Tom Saunders at NESTA: “You’re sat in city hall one day and you decide it would be a good idea to engage residents in whatever it is you’re working on – next year’s budget, for example, or the redevelopment of a run down shopping mall. How do you go about it?
In the past, you might have held resident meetings and exhibitions where people could view proposed designs or talk to city government employees. You can still do that today, but now there’s digital: apps, websites and social media. So you decide on a digital engagement strategy: you build a website or you run a social media campaign inviting feedback on your proposals. What happens next?
Two scenarios: 1) You get 50 responses, mostly from campaign groups and local political activists; or 2) you receive such a huge number of responses that you don’t know what to do with them. Besides which, you don’t have the power or budget to implement 90 per cent of the suggestions and neither do you have the time to tell people why their proposals will be ignored. The main outcome of your citizen engagement exercise seems to be that you have annoyed the very people you were trying to get buy in from. What went wrong?
Four tips for digital engagement
With all the apps and platforms out there, it’s hard to make sense of what is going on in the world of digital tools for citizen engagement. It seems there are three distinct activities that digital tools enable: delivering council services online – say applying for a parking permit; using citizen generated data to optimise city government processes and engaging citizens in democratic exercises. In Conneced Councils Nesta sets out what future models of online service delivery could look like. Here I want to focus on the ways that engaging citizens with digital technology can help city governments deliver services more efficiently and improve engagement in democratic processes.
Resist the temptation to build an app…
Think about what you want to engage citizens for…
Sometimes engagement is statutory: communities have to be shown new plans for their area. Beyond this, there are a number of activities that citizen engagement is useful for. When designing a citizen engagement exercise it may help to think which of the following you are trying to achieve (note: they aren’t mutually exclusive):
Better understanding of the facts
If you want to use digital technologies to collect more data about what is happening in your city, you can buy a large number of sensors and install them across the city, to track everything from people movements to how full bins are. A cheaper and possibly more efficient way for cities to do this might involve working with people to collect this data – making use of the smartphones that an increasing number of your residents carry around with them. Prominent examples of this included flood mapping in Jakarta using geolocated tweets and pothole mapping in Boston using a mobile app.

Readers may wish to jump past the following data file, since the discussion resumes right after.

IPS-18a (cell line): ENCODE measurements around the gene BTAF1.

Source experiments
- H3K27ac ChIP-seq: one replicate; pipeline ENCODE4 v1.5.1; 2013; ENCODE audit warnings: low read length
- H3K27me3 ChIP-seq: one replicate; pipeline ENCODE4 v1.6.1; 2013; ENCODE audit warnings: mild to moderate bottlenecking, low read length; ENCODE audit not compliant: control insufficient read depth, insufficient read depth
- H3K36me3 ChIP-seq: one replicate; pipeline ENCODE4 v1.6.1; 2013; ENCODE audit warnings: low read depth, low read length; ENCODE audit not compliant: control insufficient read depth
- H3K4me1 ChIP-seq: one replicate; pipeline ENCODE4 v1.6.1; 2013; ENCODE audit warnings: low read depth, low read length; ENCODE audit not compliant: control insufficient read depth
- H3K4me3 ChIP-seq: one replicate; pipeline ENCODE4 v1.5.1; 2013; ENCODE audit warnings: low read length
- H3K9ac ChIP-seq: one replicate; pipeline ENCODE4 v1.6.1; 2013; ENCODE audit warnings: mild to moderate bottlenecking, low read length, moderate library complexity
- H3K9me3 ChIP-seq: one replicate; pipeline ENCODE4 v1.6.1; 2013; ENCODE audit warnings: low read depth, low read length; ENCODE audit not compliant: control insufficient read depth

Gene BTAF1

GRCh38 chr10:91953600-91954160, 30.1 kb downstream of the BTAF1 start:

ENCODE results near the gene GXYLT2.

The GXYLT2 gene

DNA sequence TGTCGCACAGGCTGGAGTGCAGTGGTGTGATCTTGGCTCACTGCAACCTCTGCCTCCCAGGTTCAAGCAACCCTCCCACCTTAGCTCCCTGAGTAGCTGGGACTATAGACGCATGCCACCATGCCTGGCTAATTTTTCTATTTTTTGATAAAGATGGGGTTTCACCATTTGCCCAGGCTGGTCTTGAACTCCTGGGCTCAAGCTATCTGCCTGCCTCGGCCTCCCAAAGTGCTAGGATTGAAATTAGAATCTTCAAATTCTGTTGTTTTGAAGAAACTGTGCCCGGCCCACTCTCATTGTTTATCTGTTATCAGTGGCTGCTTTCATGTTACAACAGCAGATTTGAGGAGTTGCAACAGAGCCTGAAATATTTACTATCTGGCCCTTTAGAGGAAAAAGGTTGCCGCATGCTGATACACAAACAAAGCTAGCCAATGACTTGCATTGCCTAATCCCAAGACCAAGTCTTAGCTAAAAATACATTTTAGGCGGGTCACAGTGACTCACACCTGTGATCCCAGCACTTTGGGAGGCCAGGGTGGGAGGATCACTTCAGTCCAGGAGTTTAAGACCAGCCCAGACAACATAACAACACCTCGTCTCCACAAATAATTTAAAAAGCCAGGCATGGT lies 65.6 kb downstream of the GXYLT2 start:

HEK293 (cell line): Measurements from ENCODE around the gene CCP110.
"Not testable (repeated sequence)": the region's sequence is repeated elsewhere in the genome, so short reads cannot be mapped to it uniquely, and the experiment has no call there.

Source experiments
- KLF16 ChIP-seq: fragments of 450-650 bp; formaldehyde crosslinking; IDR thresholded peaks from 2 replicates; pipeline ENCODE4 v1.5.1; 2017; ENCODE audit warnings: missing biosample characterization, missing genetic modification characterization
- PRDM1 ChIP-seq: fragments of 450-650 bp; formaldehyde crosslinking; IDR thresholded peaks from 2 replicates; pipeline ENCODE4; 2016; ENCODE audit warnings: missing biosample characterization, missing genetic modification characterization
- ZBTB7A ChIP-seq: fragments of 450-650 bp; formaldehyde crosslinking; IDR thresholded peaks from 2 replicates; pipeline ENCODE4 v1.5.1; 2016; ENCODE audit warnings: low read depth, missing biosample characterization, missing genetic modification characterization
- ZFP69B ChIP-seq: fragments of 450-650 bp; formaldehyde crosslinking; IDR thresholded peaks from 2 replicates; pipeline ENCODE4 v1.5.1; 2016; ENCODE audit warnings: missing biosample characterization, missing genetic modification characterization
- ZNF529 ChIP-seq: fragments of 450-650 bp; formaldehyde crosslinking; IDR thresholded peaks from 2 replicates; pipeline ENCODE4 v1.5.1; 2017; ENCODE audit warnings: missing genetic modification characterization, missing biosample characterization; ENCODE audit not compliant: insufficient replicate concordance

For developed world cities, the thought of outsourcing flood mapping to citizens might fill government employees with horror. But for cities in developing countries, these technologies present an opportunity, potentially, for them to leapfrog their peers – to reach a level of coverage now that would normally require decades of investment in infrastructure to achieve. This is currently a hypothetical situation: cities around the world are only just starting to pilot these ideas and technologies and it will take a number of years before we know how useful they are to city governments.
Generating better ideas and options
The examples above involve passive data collection. Moving beyond this to more active contributions, city governments can engage citizens to generate better ideas and options. There are numerous examples of this in urban planning – the use of Minecraft by the UN in Nairobi to collect and visualise ideas for the future development of the community, or the Carticipe platform in France, which residents can use to indicate changes they would like to see in their city on a map.
It’s all very well to create a digital suggestion box, but there is a lot of evidence that deliberation and debate lead to much better ideas. Platforms like BetterReykjavic include a debate function for any idea that is proposed. Based on feedback, the person who submitted the idea can then edit it, before putting it to a public vote – only then, if the proposal gets the required number of votes, is it sent to the city council for debate.
Better decision making
As well as enabling better decision making by giving city government employees, better data and better ideas, digital technologies can give the power to make decisions directly to citizens. This is best encapsulated by participatory budgeting – which involves allowing citizens to decide how a percentage of the city budget is spent. Participatory budgeting emerged in Brazil in the 1980s, but digital technologies help city governments reach a much larger audience. ‘Madame Mayor, I have an idea’ is a participatory budgeting process that lets citizens propose and vote on ideas for projects in Paris. Over 20,000 people have registered on the platform and the pilot phase of the project received over 5000 submissions.
Remember that there’s a world beyond the internet…
Pick the right question for the right crowd…
When we talk to city governments and local authorities, they express a number of fears about citizen engagement: Fear of relying on the public for the delivery of critical services, fear of being drowned in feedback and fear of not being inclusive – only engaging with those that are online and motivated. Hopefully, thinking through the issues discussed above may help alleviate some of these fears and make city government more enthusiastic about digital engagement….(More)